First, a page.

The one or more liposome forming material and ethylenedicysteine (CD) in the above are reagents for preparing ethylenedicysteine (CD) encapsulated liposomes, and either one of them singly or the both may be contained in the reagent kit, or alternatively ethylenedicysteine (CD) encapsulated liposomes which was prepared may be contained in the reagent kit.

Similarly, a short half-life metallic radioactive nuclide and N-[2-(1H-pyrrolylmethyl)]-N′-(4-penten-3-on-2)-ethane-1,2-diamine are reagents for preparing a complex of a short half-life metallic radioactive nuclide and N-[2-(1H-pyrrolylmethyl)]-N′-(4-penten-3-on-2)-ethane-1,2-diamine, and either one of them singly or the both may be contained in the reagent kit, or alternatively a complex of a short half-life metallic radioactive nuclide and N-[2-(1H-pyrrolylmethyl)]-N′-(4-penten-3-on-2)-ethane-1,2-diamine which was prepared may be contained in the reagent kit.

The present invention will be described still more specifically by way of the following examples, but the present invention is not limited by these examples.

EXAMPLES Materials and Method for Experiment

1. General Method

A physiology saline solution eluted from 99Mo/99mTc generator (Ultra Techne Kow, Daiichi Radioisotopes Laboratory) was used as a 99mTcO4 solution. The product in the complex synthesis was confirmed by thin layer chromatography (TLC), paper chromatography (PC), cellulose acetate membrane electrophoresis method (EP) and reversed phase high performance liquid chromatography (RP-HPLC). TLC was developed with a mixed solvent (4:1) of chloroform and methanol using silica gel available from Merck (Silica gel 60 F254). PC was developed with acetonitrile 50% using a filter paper available from Whatman (No. 1). EP was conducted using a cellulose acetate membrane (SELECA-V, Toyo Roshi Kaisha, Ltd.) for electrophoresis membrane, a veronal buffer solution (pH=8.6, I=0.06, Nacalai Tesque, Inc.) for buffer solution, a fixed current (1 mA/cm) for 25 minutes. RP-HPLC was conducted using COSMOSIL C18-AR-300 column (4.6 mmΧ150 mm, Nacalai Tesque, Inc.) connected with a fraction collector (Pharmacia). All the collected fractions were measured with a gamma counter (ARC-380M, Aloka). The labeled compounds were analyzed at a flow rate of 0.5 ml/min and with a mobile phase of (A) 0.01M phosphate buffer solution (pH=7.0) and acetonitrile under the condition that the ratio of acetonitrile increased from 0 to 100% in 10 minutes, and (B) 0.0125M phosphate buffer solution (pH=2.5) and acetonitrile under the condition that the ratio of acetonitrile increased from 0 to 9% in 12 minutes and increased from 9 to 100% in 20 minutes to 40 minutes.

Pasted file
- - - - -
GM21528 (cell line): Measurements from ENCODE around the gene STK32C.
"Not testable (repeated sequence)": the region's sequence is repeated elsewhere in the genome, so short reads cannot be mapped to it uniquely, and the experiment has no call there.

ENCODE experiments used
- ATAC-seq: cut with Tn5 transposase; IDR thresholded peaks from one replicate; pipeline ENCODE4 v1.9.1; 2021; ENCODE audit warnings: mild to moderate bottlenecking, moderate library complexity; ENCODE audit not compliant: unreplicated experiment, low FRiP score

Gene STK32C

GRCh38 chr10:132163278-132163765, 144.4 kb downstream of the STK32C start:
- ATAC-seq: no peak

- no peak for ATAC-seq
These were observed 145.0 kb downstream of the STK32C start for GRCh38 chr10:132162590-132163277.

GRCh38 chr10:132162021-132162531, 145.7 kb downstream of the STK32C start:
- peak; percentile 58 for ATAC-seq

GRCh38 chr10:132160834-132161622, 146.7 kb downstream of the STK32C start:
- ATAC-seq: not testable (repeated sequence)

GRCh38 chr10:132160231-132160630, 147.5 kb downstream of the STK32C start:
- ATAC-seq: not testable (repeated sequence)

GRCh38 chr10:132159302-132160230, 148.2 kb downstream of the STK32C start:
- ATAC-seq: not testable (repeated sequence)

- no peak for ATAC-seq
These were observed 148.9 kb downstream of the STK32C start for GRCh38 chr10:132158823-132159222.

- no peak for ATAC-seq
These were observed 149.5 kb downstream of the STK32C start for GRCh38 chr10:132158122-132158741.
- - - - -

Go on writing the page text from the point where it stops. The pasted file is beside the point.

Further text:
2. Synthesis of CD and MRP20

N,N′-Ethylenedicysteine (CD) was synthesized according to a method by Brondeau et al. (Blondeau et al. Canadian J Chem 45:49-52 and 1967). After an ammonia solution of L-thioproline (thiazolidine-4-carboxylic acid, Tokyo Kasei Kogyo Co., Ltd.) was added with metal sodium, NH4Cl was added thereto, and the mixture was stirred overnight at room temperature. The generated crystals were dissolved in water and precipitated with hydrochloric acid (yield: 23%, melting point: 251 to 254° C.).

N-[2-(1H-pyrrolylmethyl)]-N′-(4-penten-3-one-2)-ethane-1,2-diamine (MRP20) was synthesized according to a method by Morgan et al. (Morgan et al. Inorg. Chim. Acta 190:257-264, 1991). Pyrrole-2-aldehyde and ethylen diamine were stirred in acetonitrile overnight, reduced with NaBH4 in methanol solvent and extracted with chloroform under a basic condition to obtain an intermediate compound. Subsequently, the intermediate compound and acetyl acetone was stirred in acetonitrile, extracted with chloroform and purified by column chromatography using a silica gel column (solvent ethyl acetate: methanol=5:1) and recrystallization from benzene. Yield: 15.9%, melting point: 74 to 75° C. (document value of 75° C.).

3. Synthesis of 99mTc-HMPAO and 99mTc-MRP20

99mTc-HMPAO (99mTc-hexamethyl propyleneamine oxime) was prepared using a kit (Cerebrotec (registered trademark), Nycomed Amersham International) supplied from Nihon Medi-Physics Co., Ltd. 99mTcO4 physiology saline solution was added to the kit, and it was used immediately after it was dissolved.

99mTc-MRP20 used was obtained by mixing 190 μl of a solution (17 mM) of MRP20 in ethanol and 10 μl of a 0.01N HCl solution (1.35 M) of stannous chloride, and adding 200 μl of 99mTcO4 solution thereto and leaving the mixture at room temperature for 15 minutes.